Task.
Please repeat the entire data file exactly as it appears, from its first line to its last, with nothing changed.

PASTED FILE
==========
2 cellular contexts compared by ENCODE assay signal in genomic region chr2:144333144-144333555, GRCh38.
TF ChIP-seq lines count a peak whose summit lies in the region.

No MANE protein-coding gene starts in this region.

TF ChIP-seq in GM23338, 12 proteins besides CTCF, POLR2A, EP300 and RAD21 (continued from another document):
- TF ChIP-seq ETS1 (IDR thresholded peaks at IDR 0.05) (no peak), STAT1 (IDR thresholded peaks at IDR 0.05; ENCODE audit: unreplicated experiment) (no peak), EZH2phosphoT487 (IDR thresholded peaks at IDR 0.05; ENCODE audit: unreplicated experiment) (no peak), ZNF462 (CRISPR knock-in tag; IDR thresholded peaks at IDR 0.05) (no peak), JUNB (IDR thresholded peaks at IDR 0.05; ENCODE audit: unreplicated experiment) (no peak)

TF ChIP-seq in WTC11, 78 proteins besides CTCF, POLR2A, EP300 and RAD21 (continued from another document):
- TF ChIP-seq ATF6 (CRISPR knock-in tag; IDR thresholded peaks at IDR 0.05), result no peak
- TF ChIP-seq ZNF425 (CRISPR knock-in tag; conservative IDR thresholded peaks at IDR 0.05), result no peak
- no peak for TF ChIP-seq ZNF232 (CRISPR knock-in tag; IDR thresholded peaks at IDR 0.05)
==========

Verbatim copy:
2 cellular contexts compared by ENCODE assay signal in genomic region chr2:144333144-144333555, GRCh38.
TF ChIP-seq lines count a peak whose summit lies in the region.

No MANE protein-coding gene starts in this region.

TF ChIP-seq in GM23338, 12 proteins besides CTCF, POLR2A, EP300 and RAD21 (continued from another document):
- TF ChIP-seq ETS1 (IDR thresholded peaks at IDR 0.05) (no peak), STAT1 (IDR thresholded peaks at IDR 0.05; ENCODE audit: unreplicated experiment) (no peak), EZH2phosphoT487 (IDR thresholded peaks at IDR 0.05; ENCODE audit: unreplicated experiment) (no peak), ZNF462 (CRISPR knock-in tag; IDR thresholded peaks at IDR 0.05) (no peak), JUNB (IDR thresholded peaks at IDR 0.05; ENCODE audit: unreplicated experiment) (no peak)

TF ChIP-seq in WTC11, 78 proteins besides CTCF, POLR2A, EP300 and RAD21 (continued from another document):
- TF ChIP-seq ATF6 (CRISPR knock-in tag; IDR thresholded peaks at IDR 0.05), result no peak
- TF ChIP-seq ZNF425 (CRISPR knock-in tag; conservative IDR thresholded peaks at IDR 0.05), result no peak
- no peak for TF ChIP-seq ZNF232 (CRISPR knock-in tag; IDR thresholded peaks at IDR 0.05)